Thus baptize ye, p. 379.
If we compare this chapter with the corresponding one in the Apostolic Constitutions, the Teaching seems to me to be a somewhat abridged form of a common original. This being designed for the catechumens, there is an omission of what they are afterwards to know. A form originally drawn up for clergy and people has been very inartificially expurgated for the instruction of young disciples. This appears from the ninth chapter (p. 380), where only certain receptive or responsive forms are given. The liturgy of the Apostolic Constitutions, book viii., embodies what was studiously kept from all but the te/leioj, i.e., those "of full age."
Concerning Apostles, p. 380, note 16.
The reference to "apostles," probably itinerant, in Rev. ii. 2, corresponds with this. There were officers known in the Apostolic day (compare 2 Cor. viii. 23, Greek) asa0po/stoloi e0kklhsiw=n, for the pseud-apostles of the Apocalypse could not have pretended what they did had it been otherwise. Neither would it have been needful to "try those who said they were apostles," in that case: the mere assertion of such a pretence would have sufficiently convicted them.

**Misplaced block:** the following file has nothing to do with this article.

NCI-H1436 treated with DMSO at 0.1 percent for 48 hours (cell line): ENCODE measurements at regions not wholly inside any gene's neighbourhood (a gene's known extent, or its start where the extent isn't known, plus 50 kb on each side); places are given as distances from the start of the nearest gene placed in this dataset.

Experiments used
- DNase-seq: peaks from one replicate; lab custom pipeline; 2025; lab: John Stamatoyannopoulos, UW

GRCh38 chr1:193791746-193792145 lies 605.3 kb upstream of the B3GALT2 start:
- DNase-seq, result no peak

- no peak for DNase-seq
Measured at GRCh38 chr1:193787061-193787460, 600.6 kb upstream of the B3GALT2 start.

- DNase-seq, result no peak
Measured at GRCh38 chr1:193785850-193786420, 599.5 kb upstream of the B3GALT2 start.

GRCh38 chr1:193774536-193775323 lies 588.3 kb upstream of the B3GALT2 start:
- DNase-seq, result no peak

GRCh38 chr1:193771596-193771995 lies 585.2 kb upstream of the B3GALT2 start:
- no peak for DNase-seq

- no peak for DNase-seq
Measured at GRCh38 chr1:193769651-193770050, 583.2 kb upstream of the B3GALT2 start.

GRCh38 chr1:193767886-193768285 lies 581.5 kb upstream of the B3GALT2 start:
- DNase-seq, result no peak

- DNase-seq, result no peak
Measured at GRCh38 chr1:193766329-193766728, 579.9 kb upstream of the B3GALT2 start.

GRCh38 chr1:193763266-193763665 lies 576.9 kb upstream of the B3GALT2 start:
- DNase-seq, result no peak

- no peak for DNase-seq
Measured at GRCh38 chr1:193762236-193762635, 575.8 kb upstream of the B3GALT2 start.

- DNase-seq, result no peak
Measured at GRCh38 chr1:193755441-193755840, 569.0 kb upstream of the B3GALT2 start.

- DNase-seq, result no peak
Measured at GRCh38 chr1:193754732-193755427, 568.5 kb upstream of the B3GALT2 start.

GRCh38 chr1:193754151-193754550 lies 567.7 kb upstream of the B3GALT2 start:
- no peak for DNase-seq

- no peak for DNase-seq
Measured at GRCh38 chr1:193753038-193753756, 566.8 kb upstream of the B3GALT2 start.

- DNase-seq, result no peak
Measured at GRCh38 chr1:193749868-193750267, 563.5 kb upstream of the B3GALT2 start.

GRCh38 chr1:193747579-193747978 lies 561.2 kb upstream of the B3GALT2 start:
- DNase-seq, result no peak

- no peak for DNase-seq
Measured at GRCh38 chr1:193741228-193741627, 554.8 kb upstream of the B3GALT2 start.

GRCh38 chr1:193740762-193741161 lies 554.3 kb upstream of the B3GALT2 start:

The very childish directions (suited to mere catechumens) given in the text illustrates Rev ii. 2, and is, so far, evidence of the very early origin of the Teaching.
The name apostles was made technical by Christ Himself: "He named them Apostles" (Luke vi. 13). And the word is never used in the loose way which Bishop Lightfoot hazardously suggests, as I must venture to believe.
Incipient fanaticism, p. 381, note 25.
Unquestionably, for even in St. Paul's day his admonitions imply nothing less. See 1 Cor. cap. xiv., passim. But, as in the Introductory Notice(153) I hinted my suspicions of incipient Montanism in the Teaching, so I am strengthened in this idea by the learned critic to whose note I venture to append this remark for the purpose of asking a reference to my annotations of Hermas in vol. ii. of this series. May I also ask a reference to the same volume, pp. 4, 5, and 6? The "meal" ((154) ) of the Teaching is doubtless the Agape, which had been abused at so early a day, that St. Peter(155) himself was forced to denounce the "false prophets" who polluted this feast of charity.